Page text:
AP writes that Cuba has just announced a new credit system that will offer loans to small-business owners, independent farmers, and other citizens beginning in December, advancing promised reforms to the country’s state-planned economy. Credit will also be available to people looking to purchase building materials, pay for labor associated with home construction, “acquire goods for their personal property or satisfy other needs.” Here are excerpts with a link to the full article below:
The lack of a lending system has been one of the chief complaints of the expanding class of entrepreneurs running independent businesses as part of President Raul Castro’s economic overhaul, which aims to right Cuba’s foundering economy and has picked up steam since a landmark Communist Party summit in April.
Economists have also said credit is necessary if private businesses are to grow beyond subsistence levels. “The new credit policy is another step toward the configuration of a mixed economy integrating state and non-state sectors in a common national market,” said Arturo Lopez-Levy, a Cuban-born economist at the University of Denver. “This is a significant departure from the partially reversed changes of the 1990s, when the archconservative 5th Communist Party Congress conceived the non-state sector as walled off from business activity.”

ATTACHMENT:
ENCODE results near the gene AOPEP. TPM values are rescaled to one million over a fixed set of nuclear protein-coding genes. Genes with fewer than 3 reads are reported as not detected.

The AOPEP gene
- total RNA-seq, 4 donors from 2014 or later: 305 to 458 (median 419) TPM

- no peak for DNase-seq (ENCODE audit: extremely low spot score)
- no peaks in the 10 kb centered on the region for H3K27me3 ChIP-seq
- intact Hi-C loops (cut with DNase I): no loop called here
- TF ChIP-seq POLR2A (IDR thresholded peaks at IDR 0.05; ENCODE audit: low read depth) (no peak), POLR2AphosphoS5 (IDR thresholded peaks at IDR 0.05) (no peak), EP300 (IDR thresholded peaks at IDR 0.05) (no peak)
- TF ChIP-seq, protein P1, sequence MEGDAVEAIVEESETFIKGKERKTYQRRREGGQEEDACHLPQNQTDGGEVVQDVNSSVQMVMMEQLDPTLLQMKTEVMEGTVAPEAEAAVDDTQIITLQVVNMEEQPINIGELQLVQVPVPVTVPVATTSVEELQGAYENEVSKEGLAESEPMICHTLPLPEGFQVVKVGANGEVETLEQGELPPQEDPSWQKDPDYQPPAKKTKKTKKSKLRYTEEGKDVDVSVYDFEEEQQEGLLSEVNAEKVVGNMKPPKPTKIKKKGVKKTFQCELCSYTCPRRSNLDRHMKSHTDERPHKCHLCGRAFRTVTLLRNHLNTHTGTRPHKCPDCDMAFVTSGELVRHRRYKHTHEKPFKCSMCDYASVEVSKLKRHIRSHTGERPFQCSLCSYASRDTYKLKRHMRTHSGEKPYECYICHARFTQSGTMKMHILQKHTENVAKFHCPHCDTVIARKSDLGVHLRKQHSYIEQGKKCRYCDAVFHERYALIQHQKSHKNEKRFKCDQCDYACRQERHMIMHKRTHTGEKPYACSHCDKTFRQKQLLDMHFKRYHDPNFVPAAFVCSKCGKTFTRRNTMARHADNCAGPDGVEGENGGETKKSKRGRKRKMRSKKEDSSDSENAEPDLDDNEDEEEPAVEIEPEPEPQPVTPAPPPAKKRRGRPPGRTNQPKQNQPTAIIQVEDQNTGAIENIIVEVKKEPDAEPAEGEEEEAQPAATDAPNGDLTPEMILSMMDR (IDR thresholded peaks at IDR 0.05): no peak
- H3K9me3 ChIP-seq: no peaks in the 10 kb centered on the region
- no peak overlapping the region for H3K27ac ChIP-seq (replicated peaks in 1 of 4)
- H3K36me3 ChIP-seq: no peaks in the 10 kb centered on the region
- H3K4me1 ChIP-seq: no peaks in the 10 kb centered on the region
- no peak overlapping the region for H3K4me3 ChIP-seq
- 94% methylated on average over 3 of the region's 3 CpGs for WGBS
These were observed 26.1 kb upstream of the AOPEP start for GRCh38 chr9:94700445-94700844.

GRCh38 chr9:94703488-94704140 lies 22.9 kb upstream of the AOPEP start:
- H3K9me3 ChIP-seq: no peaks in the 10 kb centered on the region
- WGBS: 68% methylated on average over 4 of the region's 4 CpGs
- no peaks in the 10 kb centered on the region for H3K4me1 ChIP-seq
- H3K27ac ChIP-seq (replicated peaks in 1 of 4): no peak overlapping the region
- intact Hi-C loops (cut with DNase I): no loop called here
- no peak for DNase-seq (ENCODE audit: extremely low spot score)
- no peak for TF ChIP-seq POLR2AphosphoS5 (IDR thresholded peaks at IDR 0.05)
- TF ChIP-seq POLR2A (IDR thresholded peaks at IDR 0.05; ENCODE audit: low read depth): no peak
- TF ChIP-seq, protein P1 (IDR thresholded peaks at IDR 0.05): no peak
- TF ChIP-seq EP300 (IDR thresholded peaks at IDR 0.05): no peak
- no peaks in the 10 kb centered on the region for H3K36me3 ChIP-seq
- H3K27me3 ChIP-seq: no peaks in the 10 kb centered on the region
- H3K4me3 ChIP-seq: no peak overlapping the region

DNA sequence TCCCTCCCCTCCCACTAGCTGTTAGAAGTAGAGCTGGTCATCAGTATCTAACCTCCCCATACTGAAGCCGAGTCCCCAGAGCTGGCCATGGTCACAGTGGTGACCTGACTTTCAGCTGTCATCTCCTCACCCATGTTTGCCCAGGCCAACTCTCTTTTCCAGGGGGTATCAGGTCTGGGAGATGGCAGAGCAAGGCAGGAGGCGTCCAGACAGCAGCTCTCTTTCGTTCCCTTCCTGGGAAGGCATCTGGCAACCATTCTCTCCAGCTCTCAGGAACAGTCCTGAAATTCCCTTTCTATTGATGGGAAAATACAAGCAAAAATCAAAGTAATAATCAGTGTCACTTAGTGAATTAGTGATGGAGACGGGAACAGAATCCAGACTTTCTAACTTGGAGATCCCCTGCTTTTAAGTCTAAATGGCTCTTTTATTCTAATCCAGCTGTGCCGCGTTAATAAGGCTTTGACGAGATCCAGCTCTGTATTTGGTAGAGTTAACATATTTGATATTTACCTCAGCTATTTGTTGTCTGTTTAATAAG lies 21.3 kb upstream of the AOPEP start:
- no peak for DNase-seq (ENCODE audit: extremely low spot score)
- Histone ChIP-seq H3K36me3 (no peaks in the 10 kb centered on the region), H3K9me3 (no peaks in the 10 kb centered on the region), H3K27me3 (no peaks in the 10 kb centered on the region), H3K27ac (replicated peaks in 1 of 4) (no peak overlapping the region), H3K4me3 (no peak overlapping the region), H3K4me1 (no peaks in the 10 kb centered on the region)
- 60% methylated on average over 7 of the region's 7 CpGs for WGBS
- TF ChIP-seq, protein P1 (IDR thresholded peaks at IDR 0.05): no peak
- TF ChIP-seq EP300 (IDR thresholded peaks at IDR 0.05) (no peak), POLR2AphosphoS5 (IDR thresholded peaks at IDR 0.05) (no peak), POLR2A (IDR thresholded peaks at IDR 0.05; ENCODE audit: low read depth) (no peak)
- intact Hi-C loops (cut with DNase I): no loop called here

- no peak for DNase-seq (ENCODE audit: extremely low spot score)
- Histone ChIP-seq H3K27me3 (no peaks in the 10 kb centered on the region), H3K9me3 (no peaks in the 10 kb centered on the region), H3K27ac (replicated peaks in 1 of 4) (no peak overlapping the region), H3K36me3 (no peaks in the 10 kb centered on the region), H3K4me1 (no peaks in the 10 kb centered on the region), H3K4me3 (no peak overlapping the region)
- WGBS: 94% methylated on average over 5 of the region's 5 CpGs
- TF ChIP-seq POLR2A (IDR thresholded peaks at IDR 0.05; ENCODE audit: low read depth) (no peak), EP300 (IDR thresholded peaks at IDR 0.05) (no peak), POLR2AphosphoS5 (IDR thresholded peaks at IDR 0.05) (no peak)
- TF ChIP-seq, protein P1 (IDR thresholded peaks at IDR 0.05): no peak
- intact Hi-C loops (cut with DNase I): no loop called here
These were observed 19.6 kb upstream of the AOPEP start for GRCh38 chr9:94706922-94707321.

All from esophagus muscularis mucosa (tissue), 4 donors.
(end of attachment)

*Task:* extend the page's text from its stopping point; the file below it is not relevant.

The island government also established rules for paying private contractors who do business with the state. Offering loans for home construction could help address the island’s acute housing shortage and bolster Cuba’s brand-new real estate market, created earlier this month when property sales were legalized for the first time since shortly after the 1959 revolution.
[. . .] Applications will be evaluated using people’s “legal personal income” as the most common source of repayment, according to the law. It also allows people to take out mortgages on second homes or vacant lots, a novelty after five decades of prohibition against using homes as collateral. Under the housing law that took effect November 10, Cubans are limited to ownership of a primary residence and a second vacation house to avoid accumulation of wealth.
[. . .] Financial institutions authorized by Cuba’s Central Bank will offer the loans in Cuban pesos, valued at 24 to the U.S. dollar, rather than the stronger convertible currency, which is one to the dollar. The Central Bank will also set minimum and maximum interest rates.
The lending system is the latest piece of Castro’s economic reform package, which the government touts as an update of its socialist model despite an increasing embrace of free-market mechanisms such as self-employment, a new tax code, and liberalized rules on home and auto sales.
[. . .] Last week, the government put in place a law authorizing farmers to sell their products directly to state-run tourist hotel and restaurant concerns, eliminating the need to go through a state middleman. The government also allowed farmers to negotiate their own prices.
For more information about banks in Cuba, see http://www.bc.gov.cu/english/foreign_banks.asp
Photo of Banco Nacional de Cuba in Camaguey from http://www.pprincipe.cult.cu/ciudad-pasado/Camaguey-Patrimonio%20Urbano.php